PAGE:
Stop the E-PARASITE Act

CNET has a great analysis of SOPA ("Stop Online Privacy Act"), also known as the E-PARASITE Act ("Enforcing and Protecting American Rights Against Sites Intent on Theft and Exploitation Act."): 

House leaders assured Silicon Valley they would correct serious defects in the Senate bill. Unfortunately, SOPA does just the opposite. It creates vague, sweeping new standards for secondary liability, drafted to ensure maximum litigation..

The House bill, for example, dubbed the "E-PARASITE Act," proposes alternative versions of several provisions from Protect IP, including new authority for the attorney general to cut off access and funding for "parasite" foreign Web sites. (SOPA requires the U.S. copyright czar to determine the extent to which these foreign infringers are actually harming U.S. interests, data collection that logically should precede such sweeping new powers.)

Once the Justice Department determines a site "or a portion thereof" is "committing or facilitating" certain copyright and trademark violations, it can apply for court orders that would force ISPs and others who maintain DNS lookup tables to block access to the site.

Search engines (a term broadly defined that includes any website with a "search" field), along with payment processors and advertising networks, can also be forced to cut ties with the parasites. Operators of innocent sites have limited ability to challenge the Justice Department's decision before or after action is taken.

SOPA also includes its own version of another Senate bill, which would make it a felony to stream copyrighted works. The House version allows prosecution of anyone who "willfully" includes protected content without permission, including, for example, YouTube videos where copyrighted music is covered or even played in the background.

While supporters deny that such minimal infractions would meet the bill's definition of "willfully," the actual text suggests otherwise. Prosecutors need only demonstrate that the use had a total "retail value" of more than $1,000. To avoid a felony conviction, a defendant would have to prove they reasonably believed their conduct was lawful, as for example someone in a "bona fide commercial dispute" over the scope of a license to use the content

The House bill also makes significant changes to provisions in the Senate bill that afford new enforcement tools to private holders of copyrights and trademarks. This "market-based system," as SOPA calls it, greatly extends existing provisions of the 1998 Digital Millennium Copyright Act, under which copyright holders can easily issue takedown notices for unlicensed use of protected content.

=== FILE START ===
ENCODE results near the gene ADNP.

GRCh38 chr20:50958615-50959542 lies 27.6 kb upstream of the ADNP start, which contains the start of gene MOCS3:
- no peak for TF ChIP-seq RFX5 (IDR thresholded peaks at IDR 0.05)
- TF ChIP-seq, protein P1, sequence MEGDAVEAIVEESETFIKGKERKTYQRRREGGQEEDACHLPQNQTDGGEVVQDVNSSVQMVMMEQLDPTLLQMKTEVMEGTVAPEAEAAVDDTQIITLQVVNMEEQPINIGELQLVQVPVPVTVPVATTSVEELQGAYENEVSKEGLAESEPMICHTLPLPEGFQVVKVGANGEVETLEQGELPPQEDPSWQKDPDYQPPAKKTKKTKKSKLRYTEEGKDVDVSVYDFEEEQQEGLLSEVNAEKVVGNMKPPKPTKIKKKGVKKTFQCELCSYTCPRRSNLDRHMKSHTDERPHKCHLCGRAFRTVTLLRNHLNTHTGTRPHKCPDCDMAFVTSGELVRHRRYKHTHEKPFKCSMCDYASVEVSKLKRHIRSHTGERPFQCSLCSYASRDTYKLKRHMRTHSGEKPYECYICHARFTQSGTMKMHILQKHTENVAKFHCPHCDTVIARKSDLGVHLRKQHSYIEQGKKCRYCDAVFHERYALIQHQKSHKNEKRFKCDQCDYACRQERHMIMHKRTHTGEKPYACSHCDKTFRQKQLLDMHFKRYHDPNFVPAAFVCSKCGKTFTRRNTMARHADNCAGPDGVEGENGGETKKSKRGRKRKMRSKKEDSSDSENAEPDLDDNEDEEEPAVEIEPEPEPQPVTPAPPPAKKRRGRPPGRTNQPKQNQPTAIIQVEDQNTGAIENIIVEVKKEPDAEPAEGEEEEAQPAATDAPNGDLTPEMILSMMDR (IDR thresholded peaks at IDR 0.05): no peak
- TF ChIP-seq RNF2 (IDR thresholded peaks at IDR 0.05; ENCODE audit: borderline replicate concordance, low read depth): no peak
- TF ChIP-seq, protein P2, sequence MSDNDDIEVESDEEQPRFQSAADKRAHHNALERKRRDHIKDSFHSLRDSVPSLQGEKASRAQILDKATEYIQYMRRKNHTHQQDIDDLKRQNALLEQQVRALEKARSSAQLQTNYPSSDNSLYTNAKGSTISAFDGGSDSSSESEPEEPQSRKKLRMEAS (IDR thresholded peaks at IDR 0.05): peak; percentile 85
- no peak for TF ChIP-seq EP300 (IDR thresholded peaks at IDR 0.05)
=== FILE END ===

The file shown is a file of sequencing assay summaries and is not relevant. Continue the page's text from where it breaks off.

SOPA's "market based" provisions are not limited to foreign Web sites. Indeed, they apply to any site or "portion of" a site that is "dedicated to theft of U.S. property," a new category broadly defined by the bill. Under the new law, rightsholders could force payment and advertising networks to cut ties to such sites simply by sending a letter to their authorized agents (who must register with the U.S. copyright office). Site owners can object, in which case the private parties may sue to enforce their claims, similar to the new powers afforded the Department of Justice.

Unlike the DMCA, SOPA provides little penalty for wrongly targeting websites turn out not to be "dedicated to theft of U.S. property." Ad networks and payment processors are immune from liability if they fail to respond to a site's counterclaim, and damages to the site operator are only available if a claim "knowingly materially misrepresents" that the site satisfies the new definition.

These extensions are both extreme and unnecessary. For U.S.-based sites, the DMCA has proven highly effective, working in many cases automatically based on "reference files" provided by rightsholders. Though obviously not perfect, economists and legal scholars believe the DMCA has proven to be a cost-effective solution that protects content without squelching innovation...

Here is CNET's previous coverage of theProtect IP Act, the Senate version of the act. For more information check out EFF's analysis (Disastrous IP Legislation Is Back – And It’s Worse than Ever) and coverage on Tech Dirt. Here is a petition to stop the act.